Daisy is a beneficiary of a former NAWOU intervention which ended 3 years ago and does not carry with her the memory of the project but tangible impact to her life. She spoke to NAWOU staff and couldn’t hide her joy about changes her life has experienced. She testified that before the NAWOU interventions and trainings, her family struggled to make ends meet and solely depended on her primary school teacher salary. She joined NAWOU women’s groups which focused on gender equality and women economic empowerment. Together with group members, she was able to start saving and this jumpstarted her business.
“I was able to start my Agrochemicals business after I borrowed UGX.400,000 from my group Mukama Murungi Savings and Credit Association back in 2016,” said Daisy Muchwa proudly. “Just from diligently saving and investing smartly, in a period of 4 years I have been able to achieve more than I had ever imagined for myself. I have managed to complete a National Drug Authority course, buy a piece of land, expand my farm and now I am in the process of laying the foundation for my house.”
For many women in Hoima, several obstacles limit them from participating in political life or holding positions of power in the community. Structural barriers through discriminatory laws and institutions, cultural beliefs and education gaps rooted in girls being denied education have fueled this narrative for long time. The project also aimed to promote democracy, human rights and participation of members as well as the population they target. Women groups were equipped with advocacy skills including identification of the rights that are violated to cause gender inequality.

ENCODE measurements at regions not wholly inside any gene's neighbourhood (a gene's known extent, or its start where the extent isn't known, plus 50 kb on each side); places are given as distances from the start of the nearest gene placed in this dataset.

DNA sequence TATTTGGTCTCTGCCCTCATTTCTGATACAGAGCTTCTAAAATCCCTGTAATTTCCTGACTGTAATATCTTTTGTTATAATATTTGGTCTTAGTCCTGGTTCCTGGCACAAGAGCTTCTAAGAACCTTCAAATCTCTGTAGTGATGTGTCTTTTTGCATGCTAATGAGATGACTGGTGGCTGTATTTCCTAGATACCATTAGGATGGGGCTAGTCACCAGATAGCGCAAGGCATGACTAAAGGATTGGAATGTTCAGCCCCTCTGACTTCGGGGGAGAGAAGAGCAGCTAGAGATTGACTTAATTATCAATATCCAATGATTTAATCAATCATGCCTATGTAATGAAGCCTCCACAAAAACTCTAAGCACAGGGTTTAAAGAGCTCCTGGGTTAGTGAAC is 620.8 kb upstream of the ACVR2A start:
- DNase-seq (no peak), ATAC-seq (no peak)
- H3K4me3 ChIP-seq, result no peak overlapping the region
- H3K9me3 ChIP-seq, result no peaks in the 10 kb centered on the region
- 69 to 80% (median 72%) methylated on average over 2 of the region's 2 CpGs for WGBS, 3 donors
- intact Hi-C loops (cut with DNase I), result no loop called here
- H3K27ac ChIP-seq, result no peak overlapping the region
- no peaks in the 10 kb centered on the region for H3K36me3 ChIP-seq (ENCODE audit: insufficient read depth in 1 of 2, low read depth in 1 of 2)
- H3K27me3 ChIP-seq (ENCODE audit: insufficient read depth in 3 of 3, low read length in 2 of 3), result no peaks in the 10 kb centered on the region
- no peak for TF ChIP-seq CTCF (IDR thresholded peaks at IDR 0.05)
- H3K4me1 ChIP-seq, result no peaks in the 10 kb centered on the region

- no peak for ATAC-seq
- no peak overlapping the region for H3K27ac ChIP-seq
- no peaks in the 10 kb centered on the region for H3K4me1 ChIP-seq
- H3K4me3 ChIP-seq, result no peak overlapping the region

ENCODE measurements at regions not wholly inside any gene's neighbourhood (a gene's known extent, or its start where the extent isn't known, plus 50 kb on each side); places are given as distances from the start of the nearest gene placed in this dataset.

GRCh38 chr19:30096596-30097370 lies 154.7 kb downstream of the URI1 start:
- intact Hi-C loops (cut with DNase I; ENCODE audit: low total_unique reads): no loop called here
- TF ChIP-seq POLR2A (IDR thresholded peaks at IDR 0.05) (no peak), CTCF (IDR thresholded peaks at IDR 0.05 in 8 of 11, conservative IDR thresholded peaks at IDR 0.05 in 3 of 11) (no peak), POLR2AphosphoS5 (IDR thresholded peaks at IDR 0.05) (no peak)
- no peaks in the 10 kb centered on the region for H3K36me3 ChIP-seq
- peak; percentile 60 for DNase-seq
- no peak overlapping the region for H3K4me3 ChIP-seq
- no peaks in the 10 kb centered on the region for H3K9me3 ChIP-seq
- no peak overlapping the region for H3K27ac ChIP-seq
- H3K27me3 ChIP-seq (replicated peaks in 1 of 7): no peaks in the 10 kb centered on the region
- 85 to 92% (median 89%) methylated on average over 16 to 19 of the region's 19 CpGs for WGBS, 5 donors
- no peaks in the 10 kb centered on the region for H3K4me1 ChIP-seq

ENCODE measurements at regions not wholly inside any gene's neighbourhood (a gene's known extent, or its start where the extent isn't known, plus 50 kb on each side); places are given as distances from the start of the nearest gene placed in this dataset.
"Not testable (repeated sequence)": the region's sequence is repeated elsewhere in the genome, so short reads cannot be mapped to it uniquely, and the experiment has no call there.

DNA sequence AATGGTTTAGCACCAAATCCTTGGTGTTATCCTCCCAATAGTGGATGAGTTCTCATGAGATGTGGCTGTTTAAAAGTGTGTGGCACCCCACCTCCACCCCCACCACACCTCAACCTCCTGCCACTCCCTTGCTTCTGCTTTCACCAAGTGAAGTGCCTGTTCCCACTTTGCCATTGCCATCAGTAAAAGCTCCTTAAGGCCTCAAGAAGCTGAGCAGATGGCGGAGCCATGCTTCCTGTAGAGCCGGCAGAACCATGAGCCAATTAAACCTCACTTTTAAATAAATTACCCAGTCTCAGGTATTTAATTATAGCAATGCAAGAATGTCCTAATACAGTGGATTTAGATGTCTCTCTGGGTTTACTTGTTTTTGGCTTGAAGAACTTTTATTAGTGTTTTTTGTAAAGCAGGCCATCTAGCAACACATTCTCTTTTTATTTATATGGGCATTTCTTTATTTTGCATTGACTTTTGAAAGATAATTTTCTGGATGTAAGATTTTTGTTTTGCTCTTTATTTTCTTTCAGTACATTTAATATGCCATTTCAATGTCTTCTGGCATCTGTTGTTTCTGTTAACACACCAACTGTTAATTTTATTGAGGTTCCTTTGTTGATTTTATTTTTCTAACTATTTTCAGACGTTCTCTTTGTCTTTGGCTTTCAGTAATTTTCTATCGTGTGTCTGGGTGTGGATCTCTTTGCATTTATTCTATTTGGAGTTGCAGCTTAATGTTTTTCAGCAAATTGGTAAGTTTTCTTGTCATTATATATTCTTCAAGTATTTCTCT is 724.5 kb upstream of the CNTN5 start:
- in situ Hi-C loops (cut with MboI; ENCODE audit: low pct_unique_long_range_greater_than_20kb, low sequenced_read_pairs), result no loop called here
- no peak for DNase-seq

During an ex-post evaluation of the Capacities of Women Organizations to promote Gender Equality (CAWOGE) project in Hoima funded by We Effect from 2014 all through 2016, NAWOU interacted with women and men who participated in the project and were equipped with skills for leadership, advocacy and human rights principle.
“When I saw my school calling for applications for the position of Head teacher, I knew it was my opportunity to put into practice what I had learnt during the NAWOU leadership skills trainings,” recalled Robinah Kusemererwa from Bugambe Sub County who is now the Deputy Head Teacher at Kabaale Public Primary School. “I grew up shy and timid. It was a process for me to be more confident and expressive, I feel like I discovered something that was always within me. I just needed to work on tapping into it and NAWOU gave me that opportunity.” Robinah is also contesting for the position of Chairperson Local Council 1 in Kiziniro.
Several women have been able to take on leadership roles within the past three years and this has changed the dynamic within the community. More families now embrace the idea of educating their girls because they are able to see the benefits in real time and girls have positive role models within the community they can look up to.